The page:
All Nonfiction Bullying Books Academic Author Interviews Celebrity interviews College Articles College Essays Educator of the Year Heroes Interviews Memoir Personal Experience Sports Travel & CultureAll Opinions Bullying Current Events / Politics Discrimination Drugs / Alcohol / Smoking Entertainment / Celebrities Environment Love / Relationships Movies / Music / TV Pop Culture / Trends School / College Social Issues / Civics Spirituality / Religion Sports / Hobbies
- Summer Guide
- College Guide
- Author Interviews
- Celebrity interviews
- College Articles
- College Essays
- Educator of the Year
- Personal Experience
- Travel & Culture
- Current Events / Politics
- Drugs / Alcohol / Smoking
- Entertainment / Celebrities
- Love / Relationships
- Movies / Music / TV
- Pop Culture / Trends
- School / College
- Social Issues / Civics
- Spirituality / Religion
- Sports / Hobbies
- Community Service
- Letters to the Editor
- Pride & Prejudice
- What Matters
A figure stood silently in the middle of a circle of tall oak trees, a dim light shining on top of her head. Her silk dress that ended at her ankles blew silently in the wind. Her pointy ears peered out from her never-ending hair that sat soundlessly on her back. Her pale blue eyes looked like the moon’s sisters yawning in the evening air.
Her name was Amur Lilac, a citizen of the great elf kingdom or Maria, or used to be. She was banished from her land, by sneaking out of the kingdom one night, and that was why she stood out here today. She remember the incident vividly, lying in the silky, green grass looking up into the sky filled with white stars, and a cool breeze dancing above her.
“What is an elf doing in these woods?”
Amur twirled around on her toes to face the voice. A man stood away in the trees, he looked fearless, the exact opposite of Amur.
“That’s none of your concern,” she stuttered. He stepped closer to Amur, trying to intimidate her, and she was intimidated. “My name is Amur Lilac, I am from Maria, and I…am an adventurer.”
The man let out a cold-hearted laugh; he didn’t believe her for a second. “Maria folk are nothing but cowards! You are not an adventurer!” He said.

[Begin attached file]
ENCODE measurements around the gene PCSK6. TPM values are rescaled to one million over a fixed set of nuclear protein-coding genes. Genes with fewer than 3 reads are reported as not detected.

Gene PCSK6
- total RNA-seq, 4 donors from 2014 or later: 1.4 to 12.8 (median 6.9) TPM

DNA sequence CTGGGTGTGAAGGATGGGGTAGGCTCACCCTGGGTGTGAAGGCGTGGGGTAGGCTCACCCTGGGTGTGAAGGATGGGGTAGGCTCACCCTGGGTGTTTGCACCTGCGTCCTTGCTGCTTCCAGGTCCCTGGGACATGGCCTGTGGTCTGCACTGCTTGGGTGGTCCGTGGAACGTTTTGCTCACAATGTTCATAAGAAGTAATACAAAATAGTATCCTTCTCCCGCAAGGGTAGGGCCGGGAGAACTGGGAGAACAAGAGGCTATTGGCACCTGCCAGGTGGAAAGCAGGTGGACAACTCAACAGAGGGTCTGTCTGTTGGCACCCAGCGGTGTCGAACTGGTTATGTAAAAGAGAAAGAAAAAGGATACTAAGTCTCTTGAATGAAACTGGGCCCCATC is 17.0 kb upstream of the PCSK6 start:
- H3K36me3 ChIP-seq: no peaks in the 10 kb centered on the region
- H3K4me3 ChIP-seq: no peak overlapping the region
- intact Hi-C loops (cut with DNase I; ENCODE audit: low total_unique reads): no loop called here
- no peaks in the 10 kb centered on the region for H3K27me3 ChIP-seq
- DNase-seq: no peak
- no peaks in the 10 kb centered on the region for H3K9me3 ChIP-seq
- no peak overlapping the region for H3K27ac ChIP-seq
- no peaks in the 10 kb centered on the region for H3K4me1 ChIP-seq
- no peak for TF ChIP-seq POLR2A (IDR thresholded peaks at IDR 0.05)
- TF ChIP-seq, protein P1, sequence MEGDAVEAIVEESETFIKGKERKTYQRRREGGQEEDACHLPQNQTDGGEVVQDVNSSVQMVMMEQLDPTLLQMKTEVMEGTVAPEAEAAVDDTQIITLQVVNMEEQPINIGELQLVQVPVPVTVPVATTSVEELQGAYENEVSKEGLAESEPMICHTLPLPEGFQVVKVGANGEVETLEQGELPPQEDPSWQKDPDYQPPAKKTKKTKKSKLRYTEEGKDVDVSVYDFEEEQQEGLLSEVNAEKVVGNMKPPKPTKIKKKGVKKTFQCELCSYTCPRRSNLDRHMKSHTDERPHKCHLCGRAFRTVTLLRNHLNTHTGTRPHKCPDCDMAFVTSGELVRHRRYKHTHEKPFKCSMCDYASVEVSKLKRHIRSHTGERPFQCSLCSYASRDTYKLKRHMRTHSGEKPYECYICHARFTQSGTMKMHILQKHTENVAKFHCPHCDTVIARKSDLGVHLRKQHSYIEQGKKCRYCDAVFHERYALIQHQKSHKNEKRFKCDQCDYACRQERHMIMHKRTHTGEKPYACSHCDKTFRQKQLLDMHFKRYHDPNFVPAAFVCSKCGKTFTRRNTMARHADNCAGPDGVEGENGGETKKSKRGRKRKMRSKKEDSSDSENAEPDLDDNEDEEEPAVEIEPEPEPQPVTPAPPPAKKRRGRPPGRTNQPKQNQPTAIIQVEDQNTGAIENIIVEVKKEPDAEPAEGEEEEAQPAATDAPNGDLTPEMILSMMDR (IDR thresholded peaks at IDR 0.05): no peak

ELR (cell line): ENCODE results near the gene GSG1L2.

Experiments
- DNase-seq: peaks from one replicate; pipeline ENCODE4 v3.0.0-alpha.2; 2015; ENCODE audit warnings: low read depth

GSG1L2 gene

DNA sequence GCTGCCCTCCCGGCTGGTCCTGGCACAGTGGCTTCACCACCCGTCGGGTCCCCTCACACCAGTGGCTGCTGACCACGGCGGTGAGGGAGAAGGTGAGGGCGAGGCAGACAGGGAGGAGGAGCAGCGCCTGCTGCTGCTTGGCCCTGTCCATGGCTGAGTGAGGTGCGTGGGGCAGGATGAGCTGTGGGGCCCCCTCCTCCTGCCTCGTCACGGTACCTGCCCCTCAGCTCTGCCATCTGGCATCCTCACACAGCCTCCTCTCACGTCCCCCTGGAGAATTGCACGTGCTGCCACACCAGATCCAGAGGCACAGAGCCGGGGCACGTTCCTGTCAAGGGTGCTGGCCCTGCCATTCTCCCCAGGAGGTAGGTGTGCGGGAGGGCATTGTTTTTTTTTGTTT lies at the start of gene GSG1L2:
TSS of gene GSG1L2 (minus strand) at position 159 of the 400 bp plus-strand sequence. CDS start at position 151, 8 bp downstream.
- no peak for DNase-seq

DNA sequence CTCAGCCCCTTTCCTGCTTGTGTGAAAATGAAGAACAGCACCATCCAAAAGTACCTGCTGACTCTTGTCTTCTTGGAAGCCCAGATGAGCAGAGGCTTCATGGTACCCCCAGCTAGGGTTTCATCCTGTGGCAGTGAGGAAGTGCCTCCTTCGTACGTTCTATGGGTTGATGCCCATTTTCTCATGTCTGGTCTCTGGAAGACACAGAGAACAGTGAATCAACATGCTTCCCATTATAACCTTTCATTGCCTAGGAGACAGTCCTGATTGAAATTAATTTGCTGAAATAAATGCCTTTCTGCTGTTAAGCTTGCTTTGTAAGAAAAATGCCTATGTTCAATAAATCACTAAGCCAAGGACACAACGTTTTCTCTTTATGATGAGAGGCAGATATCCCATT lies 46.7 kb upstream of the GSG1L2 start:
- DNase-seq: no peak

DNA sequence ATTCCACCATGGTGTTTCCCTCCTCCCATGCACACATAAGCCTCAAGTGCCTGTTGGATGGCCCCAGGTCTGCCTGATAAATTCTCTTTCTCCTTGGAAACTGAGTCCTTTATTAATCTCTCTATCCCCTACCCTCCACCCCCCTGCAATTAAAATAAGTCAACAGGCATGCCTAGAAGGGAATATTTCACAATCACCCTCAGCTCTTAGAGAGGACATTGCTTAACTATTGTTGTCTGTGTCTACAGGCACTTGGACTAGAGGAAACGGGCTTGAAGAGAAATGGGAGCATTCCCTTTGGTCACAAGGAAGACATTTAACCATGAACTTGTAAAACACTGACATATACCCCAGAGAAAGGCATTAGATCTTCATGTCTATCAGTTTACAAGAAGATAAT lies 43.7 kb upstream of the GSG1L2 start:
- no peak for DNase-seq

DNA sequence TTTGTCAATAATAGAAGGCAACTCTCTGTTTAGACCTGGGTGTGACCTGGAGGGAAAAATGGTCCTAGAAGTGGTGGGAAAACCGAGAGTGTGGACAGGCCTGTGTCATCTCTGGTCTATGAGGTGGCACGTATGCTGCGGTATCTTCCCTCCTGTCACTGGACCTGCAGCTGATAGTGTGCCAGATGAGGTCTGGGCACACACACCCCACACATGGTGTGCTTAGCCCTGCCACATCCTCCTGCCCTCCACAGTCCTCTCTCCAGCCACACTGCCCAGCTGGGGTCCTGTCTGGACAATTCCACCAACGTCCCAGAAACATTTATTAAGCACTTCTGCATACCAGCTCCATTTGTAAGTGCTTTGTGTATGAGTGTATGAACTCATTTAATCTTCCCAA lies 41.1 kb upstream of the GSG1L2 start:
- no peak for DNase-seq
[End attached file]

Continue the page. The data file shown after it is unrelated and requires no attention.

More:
At the statement Amur burned with anger, her fists clenched, and her knuckles turned white. “I am not a coward!” She yelled at the top of her lungs, her face becoming blood red. Birds jumped out of the trees and took flight in the sky at the sound.
“I am Gast.”
She relaxed, her skin turned back to its original pale color. Amur was still uneasy though, rangers could not be trusted, he was banished like her. Then, Gast looked to his left and watched the frightened birds, revealing a necklace with a shimmering jewel, that he could not have smithed.
Gast turned to face Amur again, the jewel swinging back into his robes.
“The jewel, it looks familiar.”
Gast calmly slipped his necklace off and held it in his dark hand. “This?”
“Yes,” she said curiously, and walked over to Gast and the jewel. Then, right as Amur lifted her hand to grab it, he closed his fist, the jewel tightly enclosed in his hand. Amur took a step back, and tucked her hair behind her pointy ears. She wanted the jewel and thought he shouldn’t have it. After a few moments of silence Gast began to turn away, back into the woods, away from Amur, she was wasting his time.
“Can you tell me where I am?” Amur asked.
“You are in the forest of Brenton, I thought you were an adventurer, shouldn’t you know?”
“I am not an adventurer.”